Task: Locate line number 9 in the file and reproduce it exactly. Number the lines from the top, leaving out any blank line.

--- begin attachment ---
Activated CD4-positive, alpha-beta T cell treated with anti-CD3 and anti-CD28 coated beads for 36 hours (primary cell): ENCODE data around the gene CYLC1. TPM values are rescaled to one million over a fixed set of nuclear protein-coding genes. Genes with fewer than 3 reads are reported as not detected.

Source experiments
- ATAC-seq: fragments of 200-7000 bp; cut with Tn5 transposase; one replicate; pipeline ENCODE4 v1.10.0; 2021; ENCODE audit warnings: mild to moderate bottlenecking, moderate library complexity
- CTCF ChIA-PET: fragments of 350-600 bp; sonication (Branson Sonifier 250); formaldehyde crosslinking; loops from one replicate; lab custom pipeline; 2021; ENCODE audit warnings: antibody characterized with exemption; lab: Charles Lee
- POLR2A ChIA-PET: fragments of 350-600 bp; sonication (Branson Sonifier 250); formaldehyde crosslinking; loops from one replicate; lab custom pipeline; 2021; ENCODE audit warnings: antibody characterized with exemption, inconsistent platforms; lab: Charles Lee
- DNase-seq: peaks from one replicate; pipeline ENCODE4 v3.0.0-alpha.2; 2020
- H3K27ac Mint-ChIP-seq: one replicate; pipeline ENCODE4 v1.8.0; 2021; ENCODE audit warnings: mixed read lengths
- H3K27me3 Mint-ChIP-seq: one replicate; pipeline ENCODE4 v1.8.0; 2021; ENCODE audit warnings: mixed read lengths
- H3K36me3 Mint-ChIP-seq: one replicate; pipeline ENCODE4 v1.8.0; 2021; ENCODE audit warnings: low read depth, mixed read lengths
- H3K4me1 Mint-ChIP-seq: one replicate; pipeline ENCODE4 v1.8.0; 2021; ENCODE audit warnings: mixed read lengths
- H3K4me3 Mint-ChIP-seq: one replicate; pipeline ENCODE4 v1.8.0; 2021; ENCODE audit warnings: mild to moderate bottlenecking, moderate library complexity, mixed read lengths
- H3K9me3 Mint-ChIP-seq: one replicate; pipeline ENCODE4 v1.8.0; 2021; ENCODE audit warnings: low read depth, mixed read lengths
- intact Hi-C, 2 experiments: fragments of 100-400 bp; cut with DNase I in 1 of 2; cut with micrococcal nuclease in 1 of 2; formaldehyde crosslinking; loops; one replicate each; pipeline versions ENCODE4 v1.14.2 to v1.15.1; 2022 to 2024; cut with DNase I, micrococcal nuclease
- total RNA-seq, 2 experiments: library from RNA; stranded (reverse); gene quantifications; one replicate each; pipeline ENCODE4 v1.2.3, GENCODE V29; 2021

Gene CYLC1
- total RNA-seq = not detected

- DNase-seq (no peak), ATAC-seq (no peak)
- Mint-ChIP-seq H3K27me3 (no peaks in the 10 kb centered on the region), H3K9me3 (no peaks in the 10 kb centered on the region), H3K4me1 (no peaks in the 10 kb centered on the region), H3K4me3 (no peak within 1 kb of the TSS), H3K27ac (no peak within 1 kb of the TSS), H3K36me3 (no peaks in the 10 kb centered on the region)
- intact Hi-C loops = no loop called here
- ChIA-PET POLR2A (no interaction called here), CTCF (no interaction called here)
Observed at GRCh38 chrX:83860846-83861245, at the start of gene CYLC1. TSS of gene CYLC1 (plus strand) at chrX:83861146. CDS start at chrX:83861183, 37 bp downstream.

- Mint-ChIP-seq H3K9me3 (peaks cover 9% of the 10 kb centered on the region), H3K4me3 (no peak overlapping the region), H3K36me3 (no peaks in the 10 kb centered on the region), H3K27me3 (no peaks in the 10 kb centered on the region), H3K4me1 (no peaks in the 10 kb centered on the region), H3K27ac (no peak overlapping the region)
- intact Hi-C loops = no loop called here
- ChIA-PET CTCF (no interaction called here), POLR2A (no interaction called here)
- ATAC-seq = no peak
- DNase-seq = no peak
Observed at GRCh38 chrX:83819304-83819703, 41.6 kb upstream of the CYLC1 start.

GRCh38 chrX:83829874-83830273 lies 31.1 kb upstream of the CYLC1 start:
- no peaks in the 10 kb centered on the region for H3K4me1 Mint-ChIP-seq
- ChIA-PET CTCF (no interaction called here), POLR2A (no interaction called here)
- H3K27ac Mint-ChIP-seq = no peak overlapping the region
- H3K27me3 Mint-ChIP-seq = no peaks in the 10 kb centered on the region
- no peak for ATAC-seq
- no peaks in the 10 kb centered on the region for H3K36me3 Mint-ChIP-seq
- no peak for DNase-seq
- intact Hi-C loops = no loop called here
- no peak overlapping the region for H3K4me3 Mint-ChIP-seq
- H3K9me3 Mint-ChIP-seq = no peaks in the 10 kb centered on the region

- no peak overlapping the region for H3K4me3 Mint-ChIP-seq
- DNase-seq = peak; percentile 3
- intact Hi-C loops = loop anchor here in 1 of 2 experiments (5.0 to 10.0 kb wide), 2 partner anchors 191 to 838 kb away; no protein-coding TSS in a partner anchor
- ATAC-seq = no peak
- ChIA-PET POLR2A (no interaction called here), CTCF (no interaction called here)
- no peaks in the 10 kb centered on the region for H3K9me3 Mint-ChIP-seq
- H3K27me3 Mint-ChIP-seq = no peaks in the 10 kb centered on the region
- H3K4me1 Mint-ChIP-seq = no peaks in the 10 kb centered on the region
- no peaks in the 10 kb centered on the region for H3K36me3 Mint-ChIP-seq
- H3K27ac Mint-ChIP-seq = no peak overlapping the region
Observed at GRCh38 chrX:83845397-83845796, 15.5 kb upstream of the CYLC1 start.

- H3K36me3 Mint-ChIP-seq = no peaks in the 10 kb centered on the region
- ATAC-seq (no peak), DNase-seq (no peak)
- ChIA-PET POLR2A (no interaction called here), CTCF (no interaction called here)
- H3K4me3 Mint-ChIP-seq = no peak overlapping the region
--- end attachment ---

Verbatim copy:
- H3K36me3 Mint-ChIP-seq: one replicate; pipeline ENCODE4 v1.8.0; 2021; ENCODE audit warnings: low read depth, mixed read lengths